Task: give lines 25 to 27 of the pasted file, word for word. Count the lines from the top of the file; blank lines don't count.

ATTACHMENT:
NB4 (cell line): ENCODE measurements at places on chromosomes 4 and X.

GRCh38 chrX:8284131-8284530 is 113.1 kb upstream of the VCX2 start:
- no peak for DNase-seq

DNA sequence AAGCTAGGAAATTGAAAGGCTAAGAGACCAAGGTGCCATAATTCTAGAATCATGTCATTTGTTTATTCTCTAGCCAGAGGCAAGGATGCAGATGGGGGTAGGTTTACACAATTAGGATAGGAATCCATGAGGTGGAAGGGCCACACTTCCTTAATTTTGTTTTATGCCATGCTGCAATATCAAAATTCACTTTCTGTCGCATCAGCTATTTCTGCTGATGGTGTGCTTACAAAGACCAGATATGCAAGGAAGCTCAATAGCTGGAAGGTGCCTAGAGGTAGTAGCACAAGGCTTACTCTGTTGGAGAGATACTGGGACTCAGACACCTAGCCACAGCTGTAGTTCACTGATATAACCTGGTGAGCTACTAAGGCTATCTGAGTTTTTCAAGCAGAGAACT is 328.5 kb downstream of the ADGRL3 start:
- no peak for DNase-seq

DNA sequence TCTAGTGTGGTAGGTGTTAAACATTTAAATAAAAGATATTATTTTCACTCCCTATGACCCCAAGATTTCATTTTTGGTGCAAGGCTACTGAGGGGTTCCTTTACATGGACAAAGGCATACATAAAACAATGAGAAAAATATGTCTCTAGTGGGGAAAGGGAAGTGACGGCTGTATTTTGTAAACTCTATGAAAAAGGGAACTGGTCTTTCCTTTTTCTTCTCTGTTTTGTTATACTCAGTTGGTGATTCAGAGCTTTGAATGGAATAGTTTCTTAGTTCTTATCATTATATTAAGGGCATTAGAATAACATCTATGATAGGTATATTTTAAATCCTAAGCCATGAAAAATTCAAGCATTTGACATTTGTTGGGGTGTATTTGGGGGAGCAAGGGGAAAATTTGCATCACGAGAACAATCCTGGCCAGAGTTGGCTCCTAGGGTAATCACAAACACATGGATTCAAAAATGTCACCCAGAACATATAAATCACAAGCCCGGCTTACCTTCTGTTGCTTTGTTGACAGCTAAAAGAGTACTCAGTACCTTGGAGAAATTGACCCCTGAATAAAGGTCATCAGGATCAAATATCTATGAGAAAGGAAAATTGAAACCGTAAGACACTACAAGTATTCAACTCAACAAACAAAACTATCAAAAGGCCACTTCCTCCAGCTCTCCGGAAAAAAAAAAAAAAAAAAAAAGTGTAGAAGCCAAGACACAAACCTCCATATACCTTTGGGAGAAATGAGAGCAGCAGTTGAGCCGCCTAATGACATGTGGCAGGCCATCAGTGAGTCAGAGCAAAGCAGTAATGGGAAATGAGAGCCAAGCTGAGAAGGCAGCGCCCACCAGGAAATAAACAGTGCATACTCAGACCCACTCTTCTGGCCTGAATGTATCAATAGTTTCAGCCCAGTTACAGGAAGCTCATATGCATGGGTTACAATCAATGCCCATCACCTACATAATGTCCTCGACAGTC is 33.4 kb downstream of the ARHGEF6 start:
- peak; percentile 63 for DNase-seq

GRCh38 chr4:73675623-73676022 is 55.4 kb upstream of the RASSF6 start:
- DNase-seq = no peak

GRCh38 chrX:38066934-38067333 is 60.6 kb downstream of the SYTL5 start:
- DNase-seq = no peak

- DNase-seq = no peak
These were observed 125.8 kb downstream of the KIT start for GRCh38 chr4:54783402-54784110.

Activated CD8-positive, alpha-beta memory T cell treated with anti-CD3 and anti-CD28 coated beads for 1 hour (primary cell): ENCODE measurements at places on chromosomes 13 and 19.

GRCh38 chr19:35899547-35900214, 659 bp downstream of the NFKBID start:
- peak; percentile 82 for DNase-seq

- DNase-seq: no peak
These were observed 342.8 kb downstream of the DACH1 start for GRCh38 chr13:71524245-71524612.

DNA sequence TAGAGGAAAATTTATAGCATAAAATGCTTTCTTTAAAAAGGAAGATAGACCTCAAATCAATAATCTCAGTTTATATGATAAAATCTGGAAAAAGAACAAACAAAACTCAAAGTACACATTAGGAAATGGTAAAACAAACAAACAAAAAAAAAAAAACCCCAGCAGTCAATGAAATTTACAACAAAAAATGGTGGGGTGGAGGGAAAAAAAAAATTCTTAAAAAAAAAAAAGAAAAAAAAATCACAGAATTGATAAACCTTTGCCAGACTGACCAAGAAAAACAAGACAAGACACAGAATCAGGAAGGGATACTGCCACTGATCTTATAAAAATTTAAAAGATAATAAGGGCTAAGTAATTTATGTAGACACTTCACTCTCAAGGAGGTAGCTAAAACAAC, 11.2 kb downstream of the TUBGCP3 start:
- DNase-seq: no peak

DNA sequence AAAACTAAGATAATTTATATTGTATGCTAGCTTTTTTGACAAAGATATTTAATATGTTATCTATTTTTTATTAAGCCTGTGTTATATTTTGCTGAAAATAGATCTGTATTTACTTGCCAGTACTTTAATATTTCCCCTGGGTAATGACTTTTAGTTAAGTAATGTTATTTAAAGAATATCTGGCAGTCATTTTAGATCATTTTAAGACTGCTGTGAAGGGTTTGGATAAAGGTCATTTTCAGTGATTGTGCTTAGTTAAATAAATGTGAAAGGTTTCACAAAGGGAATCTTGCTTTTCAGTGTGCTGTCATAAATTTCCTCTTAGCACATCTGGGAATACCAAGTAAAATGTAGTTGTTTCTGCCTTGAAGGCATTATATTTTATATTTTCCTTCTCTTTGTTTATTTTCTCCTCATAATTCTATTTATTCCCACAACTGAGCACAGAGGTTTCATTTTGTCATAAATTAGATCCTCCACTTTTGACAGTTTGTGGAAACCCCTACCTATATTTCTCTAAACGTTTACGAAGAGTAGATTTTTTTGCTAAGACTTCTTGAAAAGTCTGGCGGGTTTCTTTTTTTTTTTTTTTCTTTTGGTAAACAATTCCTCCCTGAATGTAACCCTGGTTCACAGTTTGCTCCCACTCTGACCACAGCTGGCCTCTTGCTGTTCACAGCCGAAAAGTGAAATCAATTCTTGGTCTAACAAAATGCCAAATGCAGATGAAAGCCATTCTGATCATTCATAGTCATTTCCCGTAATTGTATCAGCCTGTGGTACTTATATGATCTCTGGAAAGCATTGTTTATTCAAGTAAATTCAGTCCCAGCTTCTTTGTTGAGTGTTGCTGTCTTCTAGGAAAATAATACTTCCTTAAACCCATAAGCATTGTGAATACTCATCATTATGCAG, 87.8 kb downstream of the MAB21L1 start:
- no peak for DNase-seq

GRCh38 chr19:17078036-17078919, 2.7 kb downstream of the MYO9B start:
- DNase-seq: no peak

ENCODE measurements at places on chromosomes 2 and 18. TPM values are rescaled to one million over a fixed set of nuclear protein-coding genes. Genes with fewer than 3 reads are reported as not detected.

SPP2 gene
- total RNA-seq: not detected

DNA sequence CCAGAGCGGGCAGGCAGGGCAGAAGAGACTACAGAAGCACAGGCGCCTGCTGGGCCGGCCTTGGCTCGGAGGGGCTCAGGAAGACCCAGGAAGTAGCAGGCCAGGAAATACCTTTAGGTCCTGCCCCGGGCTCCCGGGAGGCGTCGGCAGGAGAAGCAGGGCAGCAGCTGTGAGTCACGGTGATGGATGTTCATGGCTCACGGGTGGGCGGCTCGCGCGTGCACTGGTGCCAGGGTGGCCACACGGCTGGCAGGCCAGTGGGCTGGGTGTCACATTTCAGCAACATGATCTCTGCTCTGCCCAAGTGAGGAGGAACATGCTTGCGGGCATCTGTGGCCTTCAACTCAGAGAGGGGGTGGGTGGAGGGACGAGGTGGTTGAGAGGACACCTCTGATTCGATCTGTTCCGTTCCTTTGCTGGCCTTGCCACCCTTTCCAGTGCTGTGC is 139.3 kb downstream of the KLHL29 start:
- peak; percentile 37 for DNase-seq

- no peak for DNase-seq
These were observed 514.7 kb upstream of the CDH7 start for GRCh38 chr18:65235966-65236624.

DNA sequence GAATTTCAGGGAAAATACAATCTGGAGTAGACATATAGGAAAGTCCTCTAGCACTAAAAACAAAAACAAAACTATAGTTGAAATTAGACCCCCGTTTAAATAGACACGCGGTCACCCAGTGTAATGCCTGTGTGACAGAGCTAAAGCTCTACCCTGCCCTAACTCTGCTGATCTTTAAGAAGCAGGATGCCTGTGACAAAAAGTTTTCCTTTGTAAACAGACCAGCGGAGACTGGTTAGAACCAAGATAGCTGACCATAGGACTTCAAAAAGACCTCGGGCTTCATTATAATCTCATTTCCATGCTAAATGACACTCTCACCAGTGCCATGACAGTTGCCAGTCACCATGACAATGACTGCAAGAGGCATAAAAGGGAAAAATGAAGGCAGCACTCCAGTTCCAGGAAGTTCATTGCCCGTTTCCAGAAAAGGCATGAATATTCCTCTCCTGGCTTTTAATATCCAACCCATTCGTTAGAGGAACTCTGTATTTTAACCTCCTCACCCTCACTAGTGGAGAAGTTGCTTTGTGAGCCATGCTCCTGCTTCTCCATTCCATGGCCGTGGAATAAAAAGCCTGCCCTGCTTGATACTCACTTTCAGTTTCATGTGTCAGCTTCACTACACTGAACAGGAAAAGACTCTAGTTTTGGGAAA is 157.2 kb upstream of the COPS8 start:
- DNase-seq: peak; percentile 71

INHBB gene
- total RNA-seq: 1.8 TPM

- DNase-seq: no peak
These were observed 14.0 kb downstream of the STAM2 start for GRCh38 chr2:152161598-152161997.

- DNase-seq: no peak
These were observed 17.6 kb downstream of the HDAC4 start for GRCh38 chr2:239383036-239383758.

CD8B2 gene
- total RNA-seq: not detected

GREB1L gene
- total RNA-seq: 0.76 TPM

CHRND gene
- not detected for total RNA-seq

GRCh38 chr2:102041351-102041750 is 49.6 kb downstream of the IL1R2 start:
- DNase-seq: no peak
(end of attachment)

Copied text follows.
ENCODE measurements at places on chromosomes 2 and 18. TPM values are rescaled to one million over a fixed set of nuclear protein-coding genes. Genes with fewer than 3 reads are reported as not detected.

SPP2 gene
- total RNA-seq: not detected